Cerebral hemodynamic and metabolic dysregulation in the postradiation brain.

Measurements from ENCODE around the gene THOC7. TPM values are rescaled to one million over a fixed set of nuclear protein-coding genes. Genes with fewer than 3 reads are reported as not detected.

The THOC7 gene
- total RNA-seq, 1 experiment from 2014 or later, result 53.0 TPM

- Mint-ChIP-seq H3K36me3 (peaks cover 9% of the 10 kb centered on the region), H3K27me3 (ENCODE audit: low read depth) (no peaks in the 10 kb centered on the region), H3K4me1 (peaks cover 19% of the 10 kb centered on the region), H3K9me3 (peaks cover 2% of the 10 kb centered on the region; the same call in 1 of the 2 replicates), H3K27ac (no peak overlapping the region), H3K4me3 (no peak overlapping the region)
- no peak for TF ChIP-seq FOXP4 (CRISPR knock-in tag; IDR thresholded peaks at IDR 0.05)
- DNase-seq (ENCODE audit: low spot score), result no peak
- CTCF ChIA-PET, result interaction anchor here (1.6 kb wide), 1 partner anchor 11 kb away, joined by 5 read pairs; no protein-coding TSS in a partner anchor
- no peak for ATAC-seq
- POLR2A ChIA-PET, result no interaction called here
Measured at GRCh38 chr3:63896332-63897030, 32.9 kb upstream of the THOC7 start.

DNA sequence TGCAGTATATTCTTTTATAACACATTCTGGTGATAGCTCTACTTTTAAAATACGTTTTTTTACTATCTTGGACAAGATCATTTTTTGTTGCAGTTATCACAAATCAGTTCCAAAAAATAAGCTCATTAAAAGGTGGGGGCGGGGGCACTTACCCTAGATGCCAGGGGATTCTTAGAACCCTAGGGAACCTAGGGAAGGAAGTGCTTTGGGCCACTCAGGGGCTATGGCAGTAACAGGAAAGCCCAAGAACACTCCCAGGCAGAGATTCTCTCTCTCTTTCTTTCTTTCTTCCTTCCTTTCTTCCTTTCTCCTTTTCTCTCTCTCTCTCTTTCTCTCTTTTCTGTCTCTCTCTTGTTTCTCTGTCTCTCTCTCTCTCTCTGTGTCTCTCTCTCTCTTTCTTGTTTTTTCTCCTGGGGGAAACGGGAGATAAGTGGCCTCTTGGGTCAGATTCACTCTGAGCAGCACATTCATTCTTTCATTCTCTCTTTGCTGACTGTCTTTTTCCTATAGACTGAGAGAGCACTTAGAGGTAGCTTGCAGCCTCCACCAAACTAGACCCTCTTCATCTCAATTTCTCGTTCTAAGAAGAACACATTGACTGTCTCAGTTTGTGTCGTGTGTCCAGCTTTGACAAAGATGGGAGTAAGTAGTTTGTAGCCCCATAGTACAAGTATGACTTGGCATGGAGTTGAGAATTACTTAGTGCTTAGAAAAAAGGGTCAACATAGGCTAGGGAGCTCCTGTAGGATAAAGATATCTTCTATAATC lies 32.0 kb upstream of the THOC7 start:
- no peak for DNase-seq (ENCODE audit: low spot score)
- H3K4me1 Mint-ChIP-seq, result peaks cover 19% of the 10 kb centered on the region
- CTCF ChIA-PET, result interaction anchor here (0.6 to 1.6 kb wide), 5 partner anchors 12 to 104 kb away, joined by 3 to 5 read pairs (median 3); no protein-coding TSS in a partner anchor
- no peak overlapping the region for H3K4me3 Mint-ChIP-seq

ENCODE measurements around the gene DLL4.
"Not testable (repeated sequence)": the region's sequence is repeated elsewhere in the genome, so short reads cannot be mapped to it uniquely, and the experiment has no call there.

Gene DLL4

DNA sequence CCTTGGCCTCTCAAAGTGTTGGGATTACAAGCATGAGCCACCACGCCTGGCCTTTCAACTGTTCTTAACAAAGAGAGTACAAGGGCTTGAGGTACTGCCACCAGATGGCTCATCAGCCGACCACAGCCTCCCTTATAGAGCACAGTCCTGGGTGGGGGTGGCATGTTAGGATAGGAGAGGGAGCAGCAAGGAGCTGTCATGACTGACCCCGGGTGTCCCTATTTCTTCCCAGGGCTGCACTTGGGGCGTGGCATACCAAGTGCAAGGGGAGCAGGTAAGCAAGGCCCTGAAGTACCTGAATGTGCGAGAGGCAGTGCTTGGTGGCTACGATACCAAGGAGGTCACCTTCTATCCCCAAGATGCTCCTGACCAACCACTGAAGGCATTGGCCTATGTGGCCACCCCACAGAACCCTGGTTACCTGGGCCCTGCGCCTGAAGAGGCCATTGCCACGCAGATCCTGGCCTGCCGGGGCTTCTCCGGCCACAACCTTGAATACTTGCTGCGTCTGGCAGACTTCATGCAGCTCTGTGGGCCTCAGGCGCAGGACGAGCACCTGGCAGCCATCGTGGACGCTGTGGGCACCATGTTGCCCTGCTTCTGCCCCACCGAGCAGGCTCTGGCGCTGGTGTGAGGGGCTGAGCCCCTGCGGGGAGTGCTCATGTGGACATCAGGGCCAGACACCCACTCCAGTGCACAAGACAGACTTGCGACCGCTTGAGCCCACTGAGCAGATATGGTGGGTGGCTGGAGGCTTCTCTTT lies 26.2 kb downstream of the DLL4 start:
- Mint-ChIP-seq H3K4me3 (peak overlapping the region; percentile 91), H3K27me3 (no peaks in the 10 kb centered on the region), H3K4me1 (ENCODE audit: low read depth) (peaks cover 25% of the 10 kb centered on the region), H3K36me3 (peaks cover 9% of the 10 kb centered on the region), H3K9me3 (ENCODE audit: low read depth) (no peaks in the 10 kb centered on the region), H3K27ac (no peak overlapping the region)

Technological advances in the delivery of radiation and other novel cancer therapies have significantly improved the 5-year survival rates over the last few decades. Although recent developments have helped to better manage the acute effects of radiation, the late effects such as impairment in cognition continue to remain of concern. Accruing data in the literature have implicated derangements in hemodynamic parameters and metabolic activity of the irradiated normal brain as predictive of cognitive impairment. Multiparametric imaging modalities have allowed us to precisely quantify functional and metabolic information, enhancing the anatomic and morphologic data provided by conventional MRI sequences, thereby contributing as noninvasive imaging-based biomarkers of radiation-induced brain injury. In this review, we have elaborated on the mechanisms of radiation-induced brain injury and discussed several novel imaging modalities, including MR spectroscopy, MR perfusion imaging, functional MR, SPECT, and PET that provide pathophysiological and functional insights into the postradiation brain, and its correlation with radiation dose as well as clinical neurocognitive outcomes. Additionally, we explored some innovative imaging modalities, such as quantitative blood oxygenation level-dependent imaging, susceptibility-based oxygenation measurement, and T2-based oxygenation measurement, that hold promise in delineating the potential mechanisms underlying deleterious neurocognitive changes seen in the postradiation setting. We aim that this comprehensive review of a range of imaging modalities will help elucidate the hemodynamic and metabolic injury mechanisms underlying cognitive impairment in the irradiated normal brain in order to optimize treatment regimens and improve the quality of life for these patients.